Probable Impact on Valuation after abolition of ULC Act 1976


U. S. WARTY
Registered Architect & Valuer
Mumbai.


INTRODUCTORY :

The Economic Commission for Europe states that “High squatter housing indicates that formal land market does not provide affordable residential land for Housing forcing households to occupy the land illegally”. This problem of land and Housing for masses was observed by the various state Governments way back in the year 1976, and to have equitable distribution of Urban Land, The State Governments of 11 states empowered the Parliament, in pursuance of the clause (1) of article 252 of the Constitution, Resolutions were passed by 11 states to the effect that aforesaid matters relating to land be regulated in those states by Parliament by law.

Which was enacted and came into force on 17th February 1976 in the 11 states after receiving the assent of The President. The said Act is called Urban Land (Ceiling and Regulation) Act 1976.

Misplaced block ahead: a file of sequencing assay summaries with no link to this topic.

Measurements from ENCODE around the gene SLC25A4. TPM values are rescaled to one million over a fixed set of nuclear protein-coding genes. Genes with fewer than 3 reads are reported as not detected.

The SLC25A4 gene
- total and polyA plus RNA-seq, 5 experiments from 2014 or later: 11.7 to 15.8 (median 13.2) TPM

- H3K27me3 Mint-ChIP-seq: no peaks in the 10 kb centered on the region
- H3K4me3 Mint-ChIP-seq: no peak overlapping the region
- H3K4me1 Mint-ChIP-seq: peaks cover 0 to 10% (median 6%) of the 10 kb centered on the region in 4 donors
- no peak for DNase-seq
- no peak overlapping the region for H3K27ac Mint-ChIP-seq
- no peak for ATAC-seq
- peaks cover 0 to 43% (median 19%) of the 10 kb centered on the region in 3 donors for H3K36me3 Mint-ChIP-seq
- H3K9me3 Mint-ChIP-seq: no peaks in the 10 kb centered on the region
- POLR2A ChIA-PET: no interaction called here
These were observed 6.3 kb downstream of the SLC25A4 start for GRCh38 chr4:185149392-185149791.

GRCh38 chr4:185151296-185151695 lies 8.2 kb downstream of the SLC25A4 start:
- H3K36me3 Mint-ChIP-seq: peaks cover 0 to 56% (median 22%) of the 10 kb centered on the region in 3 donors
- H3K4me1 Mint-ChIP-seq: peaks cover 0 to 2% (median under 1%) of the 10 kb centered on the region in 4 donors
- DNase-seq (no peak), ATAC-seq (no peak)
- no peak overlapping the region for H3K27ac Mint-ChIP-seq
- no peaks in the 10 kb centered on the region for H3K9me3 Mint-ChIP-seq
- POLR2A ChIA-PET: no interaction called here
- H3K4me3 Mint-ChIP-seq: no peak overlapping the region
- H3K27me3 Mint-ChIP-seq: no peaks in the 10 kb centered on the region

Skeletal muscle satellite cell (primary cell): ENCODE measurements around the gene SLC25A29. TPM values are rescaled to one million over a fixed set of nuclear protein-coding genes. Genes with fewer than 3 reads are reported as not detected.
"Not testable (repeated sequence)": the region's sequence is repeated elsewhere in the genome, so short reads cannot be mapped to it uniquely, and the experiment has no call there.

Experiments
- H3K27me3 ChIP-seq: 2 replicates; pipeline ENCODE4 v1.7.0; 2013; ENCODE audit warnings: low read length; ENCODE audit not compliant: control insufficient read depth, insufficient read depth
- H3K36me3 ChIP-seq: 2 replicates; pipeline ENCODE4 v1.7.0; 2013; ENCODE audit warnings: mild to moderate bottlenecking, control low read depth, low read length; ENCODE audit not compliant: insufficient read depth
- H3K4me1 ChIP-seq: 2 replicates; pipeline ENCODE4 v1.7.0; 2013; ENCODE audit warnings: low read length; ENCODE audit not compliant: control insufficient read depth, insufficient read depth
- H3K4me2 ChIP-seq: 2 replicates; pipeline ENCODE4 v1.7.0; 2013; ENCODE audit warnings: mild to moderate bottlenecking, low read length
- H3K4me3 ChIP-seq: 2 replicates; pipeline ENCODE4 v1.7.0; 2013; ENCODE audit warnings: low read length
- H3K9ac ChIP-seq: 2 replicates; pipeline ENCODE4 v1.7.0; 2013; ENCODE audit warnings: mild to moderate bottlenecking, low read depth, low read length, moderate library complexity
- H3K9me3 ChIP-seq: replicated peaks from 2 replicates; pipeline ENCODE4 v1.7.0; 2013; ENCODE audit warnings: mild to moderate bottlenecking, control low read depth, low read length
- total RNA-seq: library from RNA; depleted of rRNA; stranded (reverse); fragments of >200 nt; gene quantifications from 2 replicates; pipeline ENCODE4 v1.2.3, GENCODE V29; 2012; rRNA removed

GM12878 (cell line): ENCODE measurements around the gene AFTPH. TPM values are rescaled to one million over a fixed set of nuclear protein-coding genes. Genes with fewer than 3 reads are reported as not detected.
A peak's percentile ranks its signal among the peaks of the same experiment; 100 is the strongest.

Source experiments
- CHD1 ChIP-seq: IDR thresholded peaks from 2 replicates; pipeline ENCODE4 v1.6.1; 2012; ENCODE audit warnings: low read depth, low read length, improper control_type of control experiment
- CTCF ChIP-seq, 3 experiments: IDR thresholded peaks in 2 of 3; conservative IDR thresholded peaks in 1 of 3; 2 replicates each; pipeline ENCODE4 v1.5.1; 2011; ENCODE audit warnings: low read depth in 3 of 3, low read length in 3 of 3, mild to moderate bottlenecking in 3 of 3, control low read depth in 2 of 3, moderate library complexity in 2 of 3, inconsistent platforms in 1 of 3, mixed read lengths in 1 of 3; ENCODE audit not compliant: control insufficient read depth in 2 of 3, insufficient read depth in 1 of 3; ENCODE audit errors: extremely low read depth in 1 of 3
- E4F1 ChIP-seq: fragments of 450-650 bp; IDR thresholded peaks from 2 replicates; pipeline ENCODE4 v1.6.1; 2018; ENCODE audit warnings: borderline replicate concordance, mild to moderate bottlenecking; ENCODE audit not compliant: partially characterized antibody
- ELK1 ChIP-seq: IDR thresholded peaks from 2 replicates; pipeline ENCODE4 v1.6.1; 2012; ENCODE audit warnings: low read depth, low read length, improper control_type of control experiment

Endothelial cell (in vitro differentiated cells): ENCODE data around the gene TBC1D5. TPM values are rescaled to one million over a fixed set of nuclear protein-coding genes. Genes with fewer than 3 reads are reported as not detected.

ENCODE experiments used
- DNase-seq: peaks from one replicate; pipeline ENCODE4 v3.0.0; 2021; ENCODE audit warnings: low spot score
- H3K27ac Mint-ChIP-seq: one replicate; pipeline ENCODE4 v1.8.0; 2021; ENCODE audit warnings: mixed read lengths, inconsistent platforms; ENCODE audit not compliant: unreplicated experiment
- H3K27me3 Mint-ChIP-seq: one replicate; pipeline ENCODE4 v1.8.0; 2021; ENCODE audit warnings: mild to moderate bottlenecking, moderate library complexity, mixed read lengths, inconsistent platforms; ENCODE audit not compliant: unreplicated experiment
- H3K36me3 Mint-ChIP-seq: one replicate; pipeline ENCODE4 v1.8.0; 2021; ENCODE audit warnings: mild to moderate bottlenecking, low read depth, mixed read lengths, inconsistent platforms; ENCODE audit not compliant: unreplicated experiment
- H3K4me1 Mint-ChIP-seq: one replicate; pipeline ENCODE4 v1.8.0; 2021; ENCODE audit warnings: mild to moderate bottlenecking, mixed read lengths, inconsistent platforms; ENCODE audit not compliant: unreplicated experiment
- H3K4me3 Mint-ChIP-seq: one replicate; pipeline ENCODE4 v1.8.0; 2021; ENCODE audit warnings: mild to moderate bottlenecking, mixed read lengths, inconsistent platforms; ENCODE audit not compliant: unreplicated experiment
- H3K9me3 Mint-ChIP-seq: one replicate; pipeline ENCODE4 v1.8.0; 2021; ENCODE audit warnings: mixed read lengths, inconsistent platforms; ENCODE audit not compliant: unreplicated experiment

From the preamble of the Act it can be seen that the object of the statute, can be summarized as under:

1) Imposition of a ceiling on vacant land in Urban Agglomerations.

2) Provisions for acquisition of vacant land in excess of ceiling limit.

3) Regulation of construction of Buildings.

4) Provisions for matters connected with the aforementioned subjects.

5) Bringing about equitable distribution of land in Urban Agglomeration to sub-serve common good.



The Conference of United Nations Habitats II held in Istanbul in June 1996 awarded India on two grounds

1) Best performance among developing Nations.

2) The Best overall performance among all 113 participating nations for developing a set of indicators and for suggesting tools for housing and urban programs. The hard ground realities mock such honours on papers. There is no dearth of policies and promises, in our country but unfortunately they remain on paper due to faulty implementation.

 

So is the fate of the Urban Ceiling Act after a period of about 28 years, it is realized that the Act is no more serving that purpose for which it was framed.

 

The implementation is poor due to many reasons including bureaucratic approach, political interference and laxity on the part of Government, So the urban land ceiling act was required to be abolished, which all the states have done excepting two states, one of which is Maharashtra.